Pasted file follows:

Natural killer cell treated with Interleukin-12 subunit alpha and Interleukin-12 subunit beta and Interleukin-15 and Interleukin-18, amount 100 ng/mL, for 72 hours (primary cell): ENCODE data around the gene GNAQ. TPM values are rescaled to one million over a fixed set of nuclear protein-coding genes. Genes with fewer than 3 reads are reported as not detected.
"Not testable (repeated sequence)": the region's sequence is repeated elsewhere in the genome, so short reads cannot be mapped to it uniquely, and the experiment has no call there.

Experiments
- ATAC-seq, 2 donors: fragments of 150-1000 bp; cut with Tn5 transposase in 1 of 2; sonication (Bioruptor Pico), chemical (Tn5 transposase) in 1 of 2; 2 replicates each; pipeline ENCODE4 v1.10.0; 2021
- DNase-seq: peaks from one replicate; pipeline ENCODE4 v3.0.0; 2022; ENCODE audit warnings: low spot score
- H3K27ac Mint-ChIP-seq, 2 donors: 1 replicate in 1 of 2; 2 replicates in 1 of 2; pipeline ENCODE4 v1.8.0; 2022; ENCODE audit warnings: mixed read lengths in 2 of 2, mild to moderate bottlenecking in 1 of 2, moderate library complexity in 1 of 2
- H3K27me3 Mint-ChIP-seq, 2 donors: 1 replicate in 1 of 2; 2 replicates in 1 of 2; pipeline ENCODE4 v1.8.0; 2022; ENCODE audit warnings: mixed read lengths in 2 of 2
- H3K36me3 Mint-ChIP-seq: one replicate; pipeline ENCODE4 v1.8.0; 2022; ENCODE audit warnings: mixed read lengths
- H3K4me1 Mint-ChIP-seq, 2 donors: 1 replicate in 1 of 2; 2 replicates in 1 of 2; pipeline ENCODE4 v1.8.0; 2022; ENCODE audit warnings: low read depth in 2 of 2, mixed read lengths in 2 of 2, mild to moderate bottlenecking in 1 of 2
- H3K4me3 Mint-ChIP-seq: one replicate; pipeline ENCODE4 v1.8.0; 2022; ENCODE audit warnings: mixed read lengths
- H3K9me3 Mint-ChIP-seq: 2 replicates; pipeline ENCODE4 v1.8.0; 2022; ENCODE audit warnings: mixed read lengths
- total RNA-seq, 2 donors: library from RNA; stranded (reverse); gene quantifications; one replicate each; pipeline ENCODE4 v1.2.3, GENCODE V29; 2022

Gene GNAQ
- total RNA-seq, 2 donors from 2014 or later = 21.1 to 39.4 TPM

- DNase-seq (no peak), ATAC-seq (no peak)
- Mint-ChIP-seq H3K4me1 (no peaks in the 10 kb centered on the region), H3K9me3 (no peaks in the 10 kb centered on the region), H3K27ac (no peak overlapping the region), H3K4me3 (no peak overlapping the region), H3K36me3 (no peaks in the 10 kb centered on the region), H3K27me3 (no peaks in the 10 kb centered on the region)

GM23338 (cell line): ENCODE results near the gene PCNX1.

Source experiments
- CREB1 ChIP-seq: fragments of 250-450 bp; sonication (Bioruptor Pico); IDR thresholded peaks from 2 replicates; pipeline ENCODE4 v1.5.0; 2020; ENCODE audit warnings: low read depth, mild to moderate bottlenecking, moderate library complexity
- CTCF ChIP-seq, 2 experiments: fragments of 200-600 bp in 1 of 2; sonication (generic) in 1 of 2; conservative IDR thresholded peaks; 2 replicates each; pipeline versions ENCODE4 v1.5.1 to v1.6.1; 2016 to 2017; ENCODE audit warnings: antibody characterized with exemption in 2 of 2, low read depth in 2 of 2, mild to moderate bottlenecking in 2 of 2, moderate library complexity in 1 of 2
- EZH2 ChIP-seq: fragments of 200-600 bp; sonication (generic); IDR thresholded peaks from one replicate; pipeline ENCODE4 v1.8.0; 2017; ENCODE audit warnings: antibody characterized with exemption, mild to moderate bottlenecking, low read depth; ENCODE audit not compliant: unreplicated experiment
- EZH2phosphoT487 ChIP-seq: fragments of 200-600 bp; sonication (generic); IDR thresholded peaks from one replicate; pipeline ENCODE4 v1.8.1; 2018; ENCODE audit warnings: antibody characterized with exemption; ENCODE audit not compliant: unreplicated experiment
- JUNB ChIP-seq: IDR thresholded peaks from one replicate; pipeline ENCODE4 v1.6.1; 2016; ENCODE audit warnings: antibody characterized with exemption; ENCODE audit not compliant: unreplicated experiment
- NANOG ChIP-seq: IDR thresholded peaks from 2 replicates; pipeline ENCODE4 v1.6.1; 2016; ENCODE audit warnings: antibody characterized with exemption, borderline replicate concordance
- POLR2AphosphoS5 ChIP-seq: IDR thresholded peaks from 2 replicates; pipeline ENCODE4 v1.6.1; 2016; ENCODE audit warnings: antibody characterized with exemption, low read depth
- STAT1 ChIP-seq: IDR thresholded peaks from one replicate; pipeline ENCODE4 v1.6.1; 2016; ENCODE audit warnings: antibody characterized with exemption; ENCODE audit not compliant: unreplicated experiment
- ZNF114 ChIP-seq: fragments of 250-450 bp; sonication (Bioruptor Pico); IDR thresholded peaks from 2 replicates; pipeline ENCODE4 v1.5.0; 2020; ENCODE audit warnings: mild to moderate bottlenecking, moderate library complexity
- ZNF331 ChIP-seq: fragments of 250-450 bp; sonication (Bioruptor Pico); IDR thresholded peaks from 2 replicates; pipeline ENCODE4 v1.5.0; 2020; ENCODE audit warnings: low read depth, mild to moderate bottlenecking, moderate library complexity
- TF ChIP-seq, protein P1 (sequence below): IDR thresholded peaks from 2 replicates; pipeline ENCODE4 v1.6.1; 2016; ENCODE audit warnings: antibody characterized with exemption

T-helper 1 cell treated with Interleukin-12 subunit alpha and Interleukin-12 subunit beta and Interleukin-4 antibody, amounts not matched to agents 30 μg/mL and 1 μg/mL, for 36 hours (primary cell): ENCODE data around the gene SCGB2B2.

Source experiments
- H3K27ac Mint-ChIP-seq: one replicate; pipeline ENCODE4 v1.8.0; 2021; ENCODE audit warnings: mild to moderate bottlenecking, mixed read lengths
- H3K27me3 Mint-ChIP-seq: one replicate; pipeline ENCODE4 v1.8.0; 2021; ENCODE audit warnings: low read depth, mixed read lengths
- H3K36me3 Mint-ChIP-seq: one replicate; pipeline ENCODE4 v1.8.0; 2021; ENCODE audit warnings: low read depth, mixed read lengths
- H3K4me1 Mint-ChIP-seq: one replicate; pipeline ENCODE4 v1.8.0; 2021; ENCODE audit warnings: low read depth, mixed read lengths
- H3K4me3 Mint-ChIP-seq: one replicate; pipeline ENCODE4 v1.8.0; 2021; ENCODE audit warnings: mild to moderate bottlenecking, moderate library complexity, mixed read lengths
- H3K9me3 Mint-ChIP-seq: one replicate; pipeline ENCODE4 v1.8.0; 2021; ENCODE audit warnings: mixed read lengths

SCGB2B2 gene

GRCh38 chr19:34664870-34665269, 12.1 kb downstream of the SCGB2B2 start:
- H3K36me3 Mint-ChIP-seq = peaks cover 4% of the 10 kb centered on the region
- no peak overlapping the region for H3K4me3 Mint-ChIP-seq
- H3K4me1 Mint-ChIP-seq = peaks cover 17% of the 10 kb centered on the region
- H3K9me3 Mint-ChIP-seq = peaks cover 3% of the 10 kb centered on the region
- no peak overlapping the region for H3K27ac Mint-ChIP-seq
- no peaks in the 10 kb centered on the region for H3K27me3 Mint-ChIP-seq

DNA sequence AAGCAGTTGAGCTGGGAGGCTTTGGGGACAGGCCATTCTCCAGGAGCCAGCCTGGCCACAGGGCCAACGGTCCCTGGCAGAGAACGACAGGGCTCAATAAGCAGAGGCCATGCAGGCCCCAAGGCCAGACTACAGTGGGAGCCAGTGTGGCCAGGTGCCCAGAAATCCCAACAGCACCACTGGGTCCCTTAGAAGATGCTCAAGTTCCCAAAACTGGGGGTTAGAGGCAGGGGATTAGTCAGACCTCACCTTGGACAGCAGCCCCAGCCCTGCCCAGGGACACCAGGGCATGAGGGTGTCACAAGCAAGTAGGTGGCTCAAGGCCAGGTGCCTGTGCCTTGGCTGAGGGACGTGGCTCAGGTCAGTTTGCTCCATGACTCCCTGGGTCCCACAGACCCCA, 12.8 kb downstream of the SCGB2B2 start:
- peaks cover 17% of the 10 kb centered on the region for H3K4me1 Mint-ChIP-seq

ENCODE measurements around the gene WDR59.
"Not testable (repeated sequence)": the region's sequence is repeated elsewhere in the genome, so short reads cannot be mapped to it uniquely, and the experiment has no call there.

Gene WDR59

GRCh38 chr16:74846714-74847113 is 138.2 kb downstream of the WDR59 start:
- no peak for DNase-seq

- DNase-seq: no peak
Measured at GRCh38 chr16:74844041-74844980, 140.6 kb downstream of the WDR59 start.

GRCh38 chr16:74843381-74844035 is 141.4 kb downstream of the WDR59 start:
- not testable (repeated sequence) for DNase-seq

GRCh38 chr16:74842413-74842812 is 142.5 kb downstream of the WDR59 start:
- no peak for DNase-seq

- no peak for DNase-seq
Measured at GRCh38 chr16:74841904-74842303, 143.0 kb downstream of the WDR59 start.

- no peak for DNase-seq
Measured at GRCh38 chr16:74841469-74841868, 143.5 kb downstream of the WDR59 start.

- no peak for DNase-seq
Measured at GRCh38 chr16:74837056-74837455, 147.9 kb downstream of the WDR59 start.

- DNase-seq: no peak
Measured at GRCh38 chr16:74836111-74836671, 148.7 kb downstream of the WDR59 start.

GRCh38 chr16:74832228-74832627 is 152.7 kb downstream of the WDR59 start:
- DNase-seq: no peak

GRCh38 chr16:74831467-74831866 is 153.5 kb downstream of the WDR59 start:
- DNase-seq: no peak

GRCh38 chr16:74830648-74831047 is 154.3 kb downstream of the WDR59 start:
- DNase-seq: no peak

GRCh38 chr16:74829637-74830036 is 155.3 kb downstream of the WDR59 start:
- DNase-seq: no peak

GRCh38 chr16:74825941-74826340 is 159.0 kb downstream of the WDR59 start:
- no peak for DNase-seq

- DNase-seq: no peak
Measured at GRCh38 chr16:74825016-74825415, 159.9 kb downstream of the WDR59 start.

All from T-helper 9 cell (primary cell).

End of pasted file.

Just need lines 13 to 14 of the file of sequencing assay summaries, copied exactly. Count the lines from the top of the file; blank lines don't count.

Gene GNAQ
- total RNA-seq, 2 donors from 2014 or later = 21.1 to 39.4 TPM